they'd probably behave the same in any other career too, or at home for all I know.

 

Years ago when I was a PA I worked for a producer that seemed happier when things went wrong, because he got to chew someone out.  It seemed like every time he came to set he would look for someone making some sort of mistake so he could yell at them.  He got me once and it sucked.  I often thought his family must be miserable.  


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#8 George Ebersole

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Posted 29 December 2016 - 04:27 PM

Well here's the thing that's been weighing on my mind.  I was in post with a guy who works locally, and during the editing session he blurted out "Because you don't want to work for it!"

 

I can't even remember what I said that triggered the reaction, but it was like out of the blue.  As a guy who's held down a couple of jobs at once, all the while writing on the side, and who freelanced while going to school, I took real exception to the comment.  

 

But I didn't know how to react.  I was really dumbstruck by this.  

 

Another time way back in the 90s I was working at an electronic's retailer after I had left the industry.  And someone else, another associate producer or director type, came in asking for some BNC connectors or something (I can't remember).  I asked him what he was doing so I could help him more, but he blurted out "I know what I'm doing!"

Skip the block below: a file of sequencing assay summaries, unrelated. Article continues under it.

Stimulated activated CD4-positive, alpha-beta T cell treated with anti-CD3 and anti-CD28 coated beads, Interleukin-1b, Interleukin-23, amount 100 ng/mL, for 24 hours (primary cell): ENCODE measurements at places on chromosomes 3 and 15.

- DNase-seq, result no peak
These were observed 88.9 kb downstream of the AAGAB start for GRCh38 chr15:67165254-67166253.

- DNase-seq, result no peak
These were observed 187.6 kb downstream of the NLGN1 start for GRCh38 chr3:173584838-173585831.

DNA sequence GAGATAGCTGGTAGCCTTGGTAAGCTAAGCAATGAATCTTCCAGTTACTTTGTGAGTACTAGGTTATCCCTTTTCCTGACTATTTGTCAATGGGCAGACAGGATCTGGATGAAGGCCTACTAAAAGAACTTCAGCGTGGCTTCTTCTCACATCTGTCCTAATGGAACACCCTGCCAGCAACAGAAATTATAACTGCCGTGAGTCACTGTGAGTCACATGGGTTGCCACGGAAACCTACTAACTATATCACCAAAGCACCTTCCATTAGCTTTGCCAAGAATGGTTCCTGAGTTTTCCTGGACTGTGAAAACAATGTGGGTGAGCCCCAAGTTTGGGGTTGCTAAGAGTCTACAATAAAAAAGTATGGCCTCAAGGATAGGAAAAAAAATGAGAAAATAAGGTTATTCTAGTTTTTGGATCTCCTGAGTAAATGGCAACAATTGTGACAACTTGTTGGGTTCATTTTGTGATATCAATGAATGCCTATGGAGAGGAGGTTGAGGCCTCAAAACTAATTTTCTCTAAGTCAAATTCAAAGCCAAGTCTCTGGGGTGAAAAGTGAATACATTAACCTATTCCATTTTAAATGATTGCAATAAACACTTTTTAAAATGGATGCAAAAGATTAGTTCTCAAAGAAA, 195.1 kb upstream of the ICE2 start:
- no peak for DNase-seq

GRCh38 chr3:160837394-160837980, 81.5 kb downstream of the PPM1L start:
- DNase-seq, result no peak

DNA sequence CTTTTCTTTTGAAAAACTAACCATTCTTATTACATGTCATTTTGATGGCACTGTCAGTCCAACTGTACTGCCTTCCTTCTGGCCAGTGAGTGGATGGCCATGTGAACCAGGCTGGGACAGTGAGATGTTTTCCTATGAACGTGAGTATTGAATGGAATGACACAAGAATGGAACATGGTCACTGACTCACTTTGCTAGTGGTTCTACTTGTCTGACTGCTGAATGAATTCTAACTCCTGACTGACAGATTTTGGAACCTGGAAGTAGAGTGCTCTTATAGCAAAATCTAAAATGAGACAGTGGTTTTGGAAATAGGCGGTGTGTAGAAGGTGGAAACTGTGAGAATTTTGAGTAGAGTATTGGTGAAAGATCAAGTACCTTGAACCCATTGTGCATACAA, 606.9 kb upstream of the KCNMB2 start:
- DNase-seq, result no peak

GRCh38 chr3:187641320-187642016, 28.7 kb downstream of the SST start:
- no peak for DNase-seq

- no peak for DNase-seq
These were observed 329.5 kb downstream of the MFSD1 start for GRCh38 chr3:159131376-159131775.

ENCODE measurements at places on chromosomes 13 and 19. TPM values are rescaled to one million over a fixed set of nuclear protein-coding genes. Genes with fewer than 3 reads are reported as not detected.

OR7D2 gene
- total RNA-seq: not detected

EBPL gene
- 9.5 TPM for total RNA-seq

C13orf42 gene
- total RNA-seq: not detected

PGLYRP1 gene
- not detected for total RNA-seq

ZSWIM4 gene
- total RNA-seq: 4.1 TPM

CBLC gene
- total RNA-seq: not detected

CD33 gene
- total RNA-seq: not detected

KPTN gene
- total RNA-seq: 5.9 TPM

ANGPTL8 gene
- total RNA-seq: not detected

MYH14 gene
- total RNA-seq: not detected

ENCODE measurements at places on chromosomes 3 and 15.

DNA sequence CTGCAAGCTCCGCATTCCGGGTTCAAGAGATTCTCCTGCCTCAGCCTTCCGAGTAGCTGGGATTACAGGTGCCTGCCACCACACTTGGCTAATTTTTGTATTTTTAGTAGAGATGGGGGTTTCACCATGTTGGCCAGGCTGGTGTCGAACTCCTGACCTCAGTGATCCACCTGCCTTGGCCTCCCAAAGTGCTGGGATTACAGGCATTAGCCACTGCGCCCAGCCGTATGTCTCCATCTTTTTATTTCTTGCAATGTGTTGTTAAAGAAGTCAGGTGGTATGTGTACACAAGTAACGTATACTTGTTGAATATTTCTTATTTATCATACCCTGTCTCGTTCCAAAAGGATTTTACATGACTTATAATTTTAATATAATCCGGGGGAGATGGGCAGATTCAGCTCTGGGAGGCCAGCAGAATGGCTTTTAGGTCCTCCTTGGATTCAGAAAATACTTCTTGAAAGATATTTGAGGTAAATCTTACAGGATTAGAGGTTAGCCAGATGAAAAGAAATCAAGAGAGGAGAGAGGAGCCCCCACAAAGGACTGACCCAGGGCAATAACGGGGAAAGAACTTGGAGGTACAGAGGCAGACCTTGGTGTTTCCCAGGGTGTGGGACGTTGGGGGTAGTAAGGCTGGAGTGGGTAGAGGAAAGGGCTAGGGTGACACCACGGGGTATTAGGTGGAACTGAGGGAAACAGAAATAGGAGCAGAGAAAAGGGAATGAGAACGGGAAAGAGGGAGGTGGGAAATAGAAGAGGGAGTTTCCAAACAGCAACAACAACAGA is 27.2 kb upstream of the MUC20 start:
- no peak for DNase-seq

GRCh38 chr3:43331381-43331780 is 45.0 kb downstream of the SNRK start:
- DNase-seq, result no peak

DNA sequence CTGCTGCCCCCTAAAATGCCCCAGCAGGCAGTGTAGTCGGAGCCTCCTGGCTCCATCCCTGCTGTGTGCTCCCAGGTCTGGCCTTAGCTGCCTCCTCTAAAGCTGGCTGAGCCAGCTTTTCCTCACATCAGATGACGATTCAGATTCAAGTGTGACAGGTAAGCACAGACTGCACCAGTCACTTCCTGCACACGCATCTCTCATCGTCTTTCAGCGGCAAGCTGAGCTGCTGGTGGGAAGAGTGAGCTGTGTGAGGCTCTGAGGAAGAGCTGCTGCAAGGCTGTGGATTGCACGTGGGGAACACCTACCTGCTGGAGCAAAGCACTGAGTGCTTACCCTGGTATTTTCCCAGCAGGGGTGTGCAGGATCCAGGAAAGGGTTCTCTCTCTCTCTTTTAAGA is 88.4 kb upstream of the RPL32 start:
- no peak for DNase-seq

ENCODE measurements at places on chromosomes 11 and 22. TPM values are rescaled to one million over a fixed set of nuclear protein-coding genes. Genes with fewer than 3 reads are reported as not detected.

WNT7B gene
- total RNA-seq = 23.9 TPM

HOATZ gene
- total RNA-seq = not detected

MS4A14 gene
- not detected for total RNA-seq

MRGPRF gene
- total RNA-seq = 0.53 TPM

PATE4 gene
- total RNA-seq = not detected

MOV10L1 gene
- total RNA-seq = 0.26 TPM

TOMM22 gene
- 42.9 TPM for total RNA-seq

It's like I've run into that on occasion, and I have no idea where it comes from.  It's like some people, regardless of the industry, are waiting to pop off the first chance they get.  I don't get that.


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#9 Macks Fiiod

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Posted 29 December 2016 - 04:59 PM

To be honest I wait to pop as well but only when it's REALLY necessary for laying something down in the long term. Getting mad at PAs or waiters is like your mind's gone off to the hyper white entitlement zone.


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#10 David Mullen ASC

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Posted 29 December 2016 - 08:19 PM

Filmmaking can be a stressful job so sometimes you are seeing people at their worst. I try to not take things personally when someone has been working over 14 hours on their feet for weeks at end and suddenly snaps for a moment.  No one is at their best when they are tired.

 

On the other hand, I don't like it when people are just mean to people below them because someone above them is putting them under pressure.


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#11 Phil Rhodes

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Posted 29 December 2016 - 08:41 PM

Isn't that endemic, though, in life overall?

The only reason I don't do it is that there's absolutely nobody on the planet who's subordinate to me!
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#12 Robin R Probyn